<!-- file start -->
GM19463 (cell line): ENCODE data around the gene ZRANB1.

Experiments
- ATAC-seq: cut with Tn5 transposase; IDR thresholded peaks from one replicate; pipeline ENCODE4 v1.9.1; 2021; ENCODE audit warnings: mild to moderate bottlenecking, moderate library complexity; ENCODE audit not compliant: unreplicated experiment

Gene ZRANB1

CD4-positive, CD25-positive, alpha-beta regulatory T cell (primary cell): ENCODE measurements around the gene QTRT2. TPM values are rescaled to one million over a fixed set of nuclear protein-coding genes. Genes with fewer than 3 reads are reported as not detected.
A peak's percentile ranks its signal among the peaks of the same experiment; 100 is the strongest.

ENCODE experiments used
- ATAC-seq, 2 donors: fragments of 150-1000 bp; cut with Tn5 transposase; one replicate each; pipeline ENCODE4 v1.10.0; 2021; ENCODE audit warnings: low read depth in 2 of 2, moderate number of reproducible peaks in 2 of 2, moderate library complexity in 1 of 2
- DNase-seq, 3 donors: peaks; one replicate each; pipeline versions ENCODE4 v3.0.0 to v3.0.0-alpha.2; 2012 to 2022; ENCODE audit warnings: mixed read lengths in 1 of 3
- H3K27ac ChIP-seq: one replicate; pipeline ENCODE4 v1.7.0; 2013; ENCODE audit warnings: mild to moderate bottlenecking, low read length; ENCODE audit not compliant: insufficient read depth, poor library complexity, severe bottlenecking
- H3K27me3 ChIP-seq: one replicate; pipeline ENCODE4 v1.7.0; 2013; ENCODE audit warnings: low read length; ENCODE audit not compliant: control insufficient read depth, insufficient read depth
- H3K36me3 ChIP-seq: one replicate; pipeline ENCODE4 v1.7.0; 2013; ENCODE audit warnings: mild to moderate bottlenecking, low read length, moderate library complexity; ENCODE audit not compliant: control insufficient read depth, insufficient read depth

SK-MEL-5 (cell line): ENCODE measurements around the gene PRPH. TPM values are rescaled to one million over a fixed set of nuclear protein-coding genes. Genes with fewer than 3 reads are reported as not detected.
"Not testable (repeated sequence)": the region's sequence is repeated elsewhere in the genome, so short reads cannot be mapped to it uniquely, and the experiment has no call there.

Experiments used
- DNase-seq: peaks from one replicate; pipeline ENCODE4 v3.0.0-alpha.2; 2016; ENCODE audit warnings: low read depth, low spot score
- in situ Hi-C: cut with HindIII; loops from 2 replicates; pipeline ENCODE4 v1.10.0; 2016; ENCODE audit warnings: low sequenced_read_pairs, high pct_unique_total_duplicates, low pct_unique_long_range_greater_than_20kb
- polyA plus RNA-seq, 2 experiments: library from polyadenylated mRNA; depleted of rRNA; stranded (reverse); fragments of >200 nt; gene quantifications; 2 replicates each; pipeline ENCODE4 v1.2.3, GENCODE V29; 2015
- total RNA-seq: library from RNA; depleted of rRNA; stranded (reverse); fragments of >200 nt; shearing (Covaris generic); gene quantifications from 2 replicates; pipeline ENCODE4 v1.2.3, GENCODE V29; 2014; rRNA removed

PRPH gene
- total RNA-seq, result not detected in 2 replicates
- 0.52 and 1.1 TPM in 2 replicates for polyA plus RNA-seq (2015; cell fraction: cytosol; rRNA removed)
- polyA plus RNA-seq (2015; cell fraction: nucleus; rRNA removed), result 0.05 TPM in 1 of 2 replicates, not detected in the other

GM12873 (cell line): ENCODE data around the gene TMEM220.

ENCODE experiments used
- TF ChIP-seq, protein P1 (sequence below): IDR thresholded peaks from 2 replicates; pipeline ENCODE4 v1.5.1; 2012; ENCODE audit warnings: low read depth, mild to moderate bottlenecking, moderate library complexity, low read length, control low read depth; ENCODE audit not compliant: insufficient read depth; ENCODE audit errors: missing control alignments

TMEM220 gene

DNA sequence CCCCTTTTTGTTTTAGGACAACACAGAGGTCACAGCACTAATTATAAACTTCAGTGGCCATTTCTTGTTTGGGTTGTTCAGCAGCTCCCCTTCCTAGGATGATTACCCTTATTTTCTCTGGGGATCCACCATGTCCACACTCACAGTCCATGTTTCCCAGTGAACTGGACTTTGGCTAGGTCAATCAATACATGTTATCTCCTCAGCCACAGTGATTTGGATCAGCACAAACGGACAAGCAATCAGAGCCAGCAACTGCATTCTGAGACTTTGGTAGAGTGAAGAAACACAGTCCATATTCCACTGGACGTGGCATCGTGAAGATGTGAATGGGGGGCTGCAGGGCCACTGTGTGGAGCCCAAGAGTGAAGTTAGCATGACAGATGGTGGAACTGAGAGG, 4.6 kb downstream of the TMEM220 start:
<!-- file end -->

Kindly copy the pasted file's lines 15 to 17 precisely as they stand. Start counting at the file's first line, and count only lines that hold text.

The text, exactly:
Experiments used
- DNase-seq: peaks from one replicate; pipeline ENCODE4 v3.0.0-alpha.2; 2016; ENCODE audit warnings: low read depth, low spot score
- in situ Hi-C: cut with HindIII; loops from 2 replicates; pipeline ENCODE4 v1.10.0; 2016; ENCODE audit warnings: low sequenced_read_pairs, high pct_unique_total_duplicates, low pct_unique_long_range_greater_than_20kb